When it comes to OPRA requests, local governments around the state are surprisingly similar. We all encounter the same roadblocks and delay tactics. As a result, we can utilize the same defenses.
With that in mind, we wish to share with our readers a recent exchange that activist John Paff had with a records custodian from Cumberland County.
Paff explains, “The records I seek are litigation records that are within the physical custody of the County’s outside lawyer, and the custodian seems to believe that this, without more, justifies an indefinite extension of the seven business day period. As you can see, I have a different idea. My response to this custodian may be of value to others similarly situated.”
Below, see the custodian’s initial response to Paff’s request followed by Paff’s reply to the custodian. We’ve included only the portion of Paff’s reply related to the issues above. Also, we haven’t provided a copy of Paff’s OPRA request because you don’t need it to follow the string.
On Wed, Jul 8, 2015 at 10:12 AM:
I am in receipt of your OPRA request. Please see attached for the Civil complaint in the case of Lynn Wehling v. Cumberland County.
I am pending a response from outside counsel that is working this case for any order to pay counsel fees and/or and certification and brief that may be accompanied and supported Plaintiff’s motion for counsel fees. I cannot guarantee that the outside counsel will respond within seven days as per requirements of responding to an OPRA request. I request an extension to completely fulfill this request [due] to…the reason named above.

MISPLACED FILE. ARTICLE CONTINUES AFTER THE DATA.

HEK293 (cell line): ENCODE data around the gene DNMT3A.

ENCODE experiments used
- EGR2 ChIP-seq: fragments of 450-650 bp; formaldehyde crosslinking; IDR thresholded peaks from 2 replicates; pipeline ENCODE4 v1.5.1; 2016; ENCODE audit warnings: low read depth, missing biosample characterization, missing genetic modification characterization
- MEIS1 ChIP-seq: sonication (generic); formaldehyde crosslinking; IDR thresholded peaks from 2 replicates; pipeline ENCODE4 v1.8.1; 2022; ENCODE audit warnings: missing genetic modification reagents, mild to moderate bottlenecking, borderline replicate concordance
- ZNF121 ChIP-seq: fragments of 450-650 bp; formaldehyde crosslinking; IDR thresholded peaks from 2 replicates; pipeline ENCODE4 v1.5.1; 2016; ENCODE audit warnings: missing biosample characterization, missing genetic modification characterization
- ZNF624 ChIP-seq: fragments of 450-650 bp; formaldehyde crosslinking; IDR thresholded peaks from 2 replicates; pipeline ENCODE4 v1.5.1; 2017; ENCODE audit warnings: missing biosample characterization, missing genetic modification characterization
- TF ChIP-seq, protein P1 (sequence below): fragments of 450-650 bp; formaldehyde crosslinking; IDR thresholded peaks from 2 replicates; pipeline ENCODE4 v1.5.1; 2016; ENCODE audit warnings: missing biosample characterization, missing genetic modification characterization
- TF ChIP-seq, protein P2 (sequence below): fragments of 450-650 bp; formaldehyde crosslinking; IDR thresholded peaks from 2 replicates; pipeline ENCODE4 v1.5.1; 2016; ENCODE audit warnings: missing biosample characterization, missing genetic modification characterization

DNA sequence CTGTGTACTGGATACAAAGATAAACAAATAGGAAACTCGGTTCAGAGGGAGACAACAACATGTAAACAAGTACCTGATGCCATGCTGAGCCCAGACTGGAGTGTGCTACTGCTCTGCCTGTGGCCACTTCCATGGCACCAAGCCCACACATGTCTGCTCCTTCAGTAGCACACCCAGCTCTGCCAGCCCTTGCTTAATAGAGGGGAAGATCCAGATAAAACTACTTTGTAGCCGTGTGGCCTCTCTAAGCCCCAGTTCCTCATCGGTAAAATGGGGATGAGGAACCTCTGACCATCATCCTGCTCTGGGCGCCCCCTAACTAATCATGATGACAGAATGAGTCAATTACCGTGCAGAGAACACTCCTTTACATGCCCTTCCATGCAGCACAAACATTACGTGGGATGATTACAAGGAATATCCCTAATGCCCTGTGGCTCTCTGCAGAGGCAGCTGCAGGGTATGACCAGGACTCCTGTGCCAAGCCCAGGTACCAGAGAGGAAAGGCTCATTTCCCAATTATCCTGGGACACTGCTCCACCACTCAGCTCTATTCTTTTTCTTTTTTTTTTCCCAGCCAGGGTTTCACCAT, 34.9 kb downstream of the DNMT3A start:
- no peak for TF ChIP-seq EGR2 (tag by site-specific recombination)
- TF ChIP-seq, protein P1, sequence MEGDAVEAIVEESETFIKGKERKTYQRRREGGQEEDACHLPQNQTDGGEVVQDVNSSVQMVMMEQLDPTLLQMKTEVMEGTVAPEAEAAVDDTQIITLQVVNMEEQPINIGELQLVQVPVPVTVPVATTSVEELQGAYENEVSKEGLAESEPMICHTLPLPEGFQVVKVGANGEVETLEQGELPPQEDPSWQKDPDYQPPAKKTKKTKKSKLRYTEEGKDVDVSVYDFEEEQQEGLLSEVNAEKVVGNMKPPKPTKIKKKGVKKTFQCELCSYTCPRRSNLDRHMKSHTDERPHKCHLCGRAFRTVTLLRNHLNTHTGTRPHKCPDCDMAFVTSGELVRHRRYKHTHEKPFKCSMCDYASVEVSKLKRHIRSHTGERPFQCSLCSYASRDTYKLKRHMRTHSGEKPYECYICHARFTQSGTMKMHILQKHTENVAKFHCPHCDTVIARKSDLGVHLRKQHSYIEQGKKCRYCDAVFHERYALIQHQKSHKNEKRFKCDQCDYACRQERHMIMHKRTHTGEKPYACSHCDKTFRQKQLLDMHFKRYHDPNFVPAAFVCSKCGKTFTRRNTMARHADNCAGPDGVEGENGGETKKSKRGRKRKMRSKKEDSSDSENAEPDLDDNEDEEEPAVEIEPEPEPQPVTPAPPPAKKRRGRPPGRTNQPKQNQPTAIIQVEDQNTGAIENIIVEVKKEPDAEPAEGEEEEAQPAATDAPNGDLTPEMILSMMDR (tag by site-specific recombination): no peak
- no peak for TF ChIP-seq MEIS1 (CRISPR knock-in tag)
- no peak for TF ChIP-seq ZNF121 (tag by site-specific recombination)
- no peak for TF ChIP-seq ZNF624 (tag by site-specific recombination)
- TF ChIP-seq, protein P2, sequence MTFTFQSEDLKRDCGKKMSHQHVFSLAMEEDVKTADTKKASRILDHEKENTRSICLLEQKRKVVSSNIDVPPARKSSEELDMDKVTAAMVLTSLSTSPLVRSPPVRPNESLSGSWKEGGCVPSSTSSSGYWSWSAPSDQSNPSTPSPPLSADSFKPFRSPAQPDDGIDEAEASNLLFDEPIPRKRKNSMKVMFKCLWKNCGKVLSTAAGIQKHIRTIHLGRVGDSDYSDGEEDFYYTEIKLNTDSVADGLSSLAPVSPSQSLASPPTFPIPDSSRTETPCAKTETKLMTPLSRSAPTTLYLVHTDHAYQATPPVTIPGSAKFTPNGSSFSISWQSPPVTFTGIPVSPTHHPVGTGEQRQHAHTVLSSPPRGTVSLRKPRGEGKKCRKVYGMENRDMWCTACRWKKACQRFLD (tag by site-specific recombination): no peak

Regarding the settlement or other agreement that resolved the matter, no such document exists at this time.
Thank you and I will contact you with further information as I receive correspondence from the outside counsel.
Blake V. Hetherington
County of Cumberland
Interim Custodian of Records
On Wed, Jul 8, 2015 at 12:55 PM
Dear Mr. Hetherington:
Thank you for your e-mail. I have two issues with it.
1. I have absolutely no problem agreeing to extensions for specific reasons. For example, if you told me, “Outside counsel, who has some of the requested documents, is on vacation until July 16th so I’ll need an extension until July 20th,” I’d agree to the extension.
Your request for an extension, however, is different in two respects. First, it contains no specific extended deadline by which a response is due. In that regard, you’re basically telling me, “We’ll get to responding to your request whenever it’s convenient to us.” Second, you state no reason for needing an extension. Rather, you seem to be saying “Well, these outside lawyers are beyond the County’s control so they probably won’t assign a very high priority to Mr. Paff’s request. I better warn Mr. Paff of this possibility and seek an extension for an indefinite period of time.”
The litigation records I requested belong to Cumberland County. If the County decided to entrust the physical custody of those records to outside counsel, that’s the County’s prerogative. But, the County can’t then use that decision as a general excuse to justify extensions of OPRA’s seven business day response period. Rather, the County is obliged to contact outside counsel promptly and endeavor to get the record request fulfilled within the seven business day period. If, after making contact, there is a specific reason why more than seven business days is needed, only then is the County justified in seeking an extension. In sum, I find the nonchalant manner in which you’re treating the seven business day response period offensive and contrary to the legislative policy underpinning OPRA. Accordingly, unless I am informed of a specific reason justifying an extension, your request for one is denied.
Very truly yours,